Sr. Maria’s ultimate goal in managing, directing and building all these projects is to make it possible for the communities she serves to sustain themselves after the foundations have been established.
The projects have also provided employment for a good number of permanent and part-time local construction workers, road builders, carpenters and day laborers. Local volunteer workers, whom she calls her assistants, learn from the skilled laborers and, eventually, as is her aim, they will become independent of her and build and farm their own plots of land, earning enough to support their families.
Sr. Maria also has a five-year plan for future projects. She intends to build six new community centers in various places in the mountainous region for dispensing needed over-the-counter medicines; for educating adults in literacy, nutrition and farming methods; and for holding meetings with local communities.
Some might ask what all this building has to do with religion and Catholicism. Some theologians might respond that these works are a direct form of evangelization; that is, they are in fact a manifestation of what the Catholic tradition and Pope Francis calls the spiritual and corporal works of mercy. In this Year of Mercy, it is particularly important to reflect on how best to serve the needy of the world (Mt. 25:31-46).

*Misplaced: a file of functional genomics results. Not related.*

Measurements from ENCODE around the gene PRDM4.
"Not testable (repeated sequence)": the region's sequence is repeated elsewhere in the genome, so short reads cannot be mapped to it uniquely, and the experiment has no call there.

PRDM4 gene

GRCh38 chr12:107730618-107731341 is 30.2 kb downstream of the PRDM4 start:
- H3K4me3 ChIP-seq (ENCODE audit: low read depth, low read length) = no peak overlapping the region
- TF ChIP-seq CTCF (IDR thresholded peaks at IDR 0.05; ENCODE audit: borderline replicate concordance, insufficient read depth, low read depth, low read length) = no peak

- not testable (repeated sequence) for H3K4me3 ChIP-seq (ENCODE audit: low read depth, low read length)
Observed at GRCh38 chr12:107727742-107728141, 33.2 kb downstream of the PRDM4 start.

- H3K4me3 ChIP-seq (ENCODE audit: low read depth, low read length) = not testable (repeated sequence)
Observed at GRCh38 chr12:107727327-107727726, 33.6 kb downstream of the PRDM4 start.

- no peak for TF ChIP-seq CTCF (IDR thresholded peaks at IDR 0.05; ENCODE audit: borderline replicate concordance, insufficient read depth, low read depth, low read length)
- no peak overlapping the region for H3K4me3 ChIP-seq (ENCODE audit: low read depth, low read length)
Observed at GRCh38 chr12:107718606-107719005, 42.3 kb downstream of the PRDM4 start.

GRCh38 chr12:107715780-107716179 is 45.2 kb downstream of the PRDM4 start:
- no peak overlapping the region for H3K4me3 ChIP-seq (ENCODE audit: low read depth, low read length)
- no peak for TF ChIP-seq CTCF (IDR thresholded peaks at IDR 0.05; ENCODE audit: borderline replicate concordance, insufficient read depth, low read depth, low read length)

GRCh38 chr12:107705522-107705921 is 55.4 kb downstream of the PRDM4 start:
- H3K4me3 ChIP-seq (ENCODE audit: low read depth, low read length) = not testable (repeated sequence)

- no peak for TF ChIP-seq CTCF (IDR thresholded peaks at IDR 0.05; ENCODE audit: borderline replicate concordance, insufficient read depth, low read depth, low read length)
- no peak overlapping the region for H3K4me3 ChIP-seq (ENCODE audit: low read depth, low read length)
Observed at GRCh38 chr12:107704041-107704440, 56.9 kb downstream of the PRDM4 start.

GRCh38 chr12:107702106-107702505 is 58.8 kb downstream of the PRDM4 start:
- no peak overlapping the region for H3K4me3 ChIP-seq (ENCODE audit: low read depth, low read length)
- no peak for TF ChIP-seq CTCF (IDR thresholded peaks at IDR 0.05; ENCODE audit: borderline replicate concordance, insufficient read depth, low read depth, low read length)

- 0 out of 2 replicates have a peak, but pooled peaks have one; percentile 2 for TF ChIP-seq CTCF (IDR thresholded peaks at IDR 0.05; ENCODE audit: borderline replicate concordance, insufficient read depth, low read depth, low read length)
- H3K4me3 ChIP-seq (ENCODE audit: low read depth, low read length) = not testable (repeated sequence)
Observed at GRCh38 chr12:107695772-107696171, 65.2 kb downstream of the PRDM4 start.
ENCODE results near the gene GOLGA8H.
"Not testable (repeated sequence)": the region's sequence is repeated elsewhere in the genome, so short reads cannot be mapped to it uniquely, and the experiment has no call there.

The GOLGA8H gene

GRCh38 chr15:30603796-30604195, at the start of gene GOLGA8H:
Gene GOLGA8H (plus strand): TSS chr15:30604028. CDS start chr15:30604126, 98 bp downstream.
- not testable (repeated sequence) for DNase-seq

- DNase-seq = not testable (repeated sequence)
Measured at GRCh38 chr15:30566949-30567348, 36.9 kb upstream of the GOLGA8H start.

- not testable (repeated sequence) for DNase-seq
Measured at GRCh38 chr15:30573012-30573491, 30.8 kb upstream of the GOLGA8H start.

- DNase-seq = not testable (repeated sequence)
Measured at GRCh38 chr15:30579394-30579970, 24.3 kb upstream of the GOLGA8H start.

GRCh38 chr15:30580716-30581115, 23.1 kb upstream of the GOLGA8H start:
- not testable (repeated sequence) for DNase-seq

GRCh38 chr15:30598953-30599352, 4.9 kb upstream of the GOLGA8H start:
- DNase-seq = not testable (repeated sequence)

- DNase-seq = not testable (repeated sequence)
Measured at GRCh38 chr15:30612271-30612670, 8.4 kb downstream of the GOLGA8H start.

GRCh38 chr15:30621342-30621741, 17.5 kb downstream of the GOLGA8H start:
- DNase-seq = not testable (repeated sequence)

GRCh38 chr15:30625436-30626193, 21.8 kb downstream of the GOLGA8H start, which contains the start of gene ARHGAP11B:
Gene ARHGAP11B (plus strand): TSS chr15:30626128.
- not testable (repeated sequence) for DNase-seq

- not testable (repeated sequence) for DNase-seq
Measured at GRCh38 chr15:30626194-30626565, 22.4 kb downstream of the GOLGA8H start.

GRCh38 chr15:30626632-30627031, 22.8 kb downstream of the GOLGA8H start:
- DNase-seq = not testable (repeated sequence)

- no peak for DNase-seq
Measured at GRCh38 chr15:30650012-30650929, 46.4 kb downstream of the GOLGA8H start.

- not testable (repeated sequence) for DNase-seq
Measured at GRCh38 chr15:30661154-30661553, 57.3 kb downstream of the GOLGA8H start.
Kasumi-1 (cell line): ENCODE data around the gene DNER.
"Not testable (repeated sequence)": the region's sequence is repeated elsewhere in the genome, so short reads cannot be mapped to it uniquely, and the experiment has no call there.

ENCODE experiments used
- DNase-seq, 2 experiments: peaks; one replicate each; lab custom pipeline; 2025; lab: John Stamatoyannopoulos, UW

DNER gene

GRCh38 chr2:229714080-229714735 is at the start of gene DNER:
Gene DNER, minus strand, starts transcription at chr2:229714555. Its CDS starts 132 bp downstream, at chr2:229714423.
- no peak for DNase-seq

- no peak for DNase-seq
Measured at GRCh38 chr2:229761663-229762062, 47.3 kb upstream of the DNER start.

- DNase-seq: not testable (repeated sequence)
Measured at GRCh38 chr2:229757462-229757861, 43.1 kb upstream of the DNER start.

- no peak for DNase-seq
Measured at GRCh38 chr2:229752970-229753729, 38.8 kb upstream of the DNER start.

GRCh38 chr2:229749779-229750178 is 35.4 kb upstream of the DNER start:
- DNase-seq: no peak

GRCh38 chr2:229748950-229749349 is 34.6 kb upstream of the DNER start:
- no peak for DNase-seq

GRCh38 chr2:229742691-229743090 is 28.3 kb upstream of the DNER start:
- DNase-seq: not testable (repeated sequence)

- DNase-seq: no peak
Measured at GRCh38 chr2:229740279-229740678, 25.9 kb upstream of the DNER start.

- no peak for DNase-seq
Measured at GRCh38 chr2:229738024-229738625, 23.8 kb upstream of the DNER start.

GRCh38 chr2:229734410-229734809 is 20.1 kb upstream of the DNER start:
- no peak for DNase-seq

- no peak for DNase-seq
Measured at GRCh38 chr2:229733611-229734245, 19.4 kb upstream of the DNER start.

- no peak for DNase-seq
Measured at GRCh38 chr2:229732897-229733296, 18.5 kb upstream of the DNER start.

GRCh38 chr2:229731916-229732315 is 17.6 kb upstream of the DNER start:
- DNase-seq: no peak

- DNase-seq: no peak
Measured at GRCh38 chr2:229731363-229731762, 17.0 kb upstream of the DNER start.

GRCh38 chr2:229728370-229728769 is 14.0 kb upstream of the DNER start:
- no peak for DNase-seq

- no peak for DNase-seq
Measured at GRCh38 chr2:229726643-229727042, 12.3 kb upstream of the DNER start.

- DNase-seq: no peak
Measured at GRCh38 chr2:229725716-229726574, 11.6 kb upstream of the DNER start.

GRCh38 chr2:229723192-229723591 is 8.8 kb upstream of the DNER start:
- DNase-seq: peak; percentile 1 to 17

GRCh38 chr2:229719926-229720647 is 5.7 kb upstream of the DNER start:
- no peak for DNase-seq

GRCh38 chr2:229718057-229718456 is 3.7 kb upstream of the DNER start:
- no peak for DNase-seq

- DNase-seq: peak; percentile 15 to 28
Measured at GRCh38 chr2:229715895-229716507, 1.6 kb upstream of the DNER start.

To view pictures of Sr. Maria’s many projects and a description of her works in 2016, visit www.sistermariahaiti.com.
Patrick Carey, Ph.D., is a retired professor in the Theology Department at Marquette University and member of St. Thomas the Apostle Parish in Newton. He visited Haiti in February 2016, on a mission trip with four others from the Green Bay Diocese.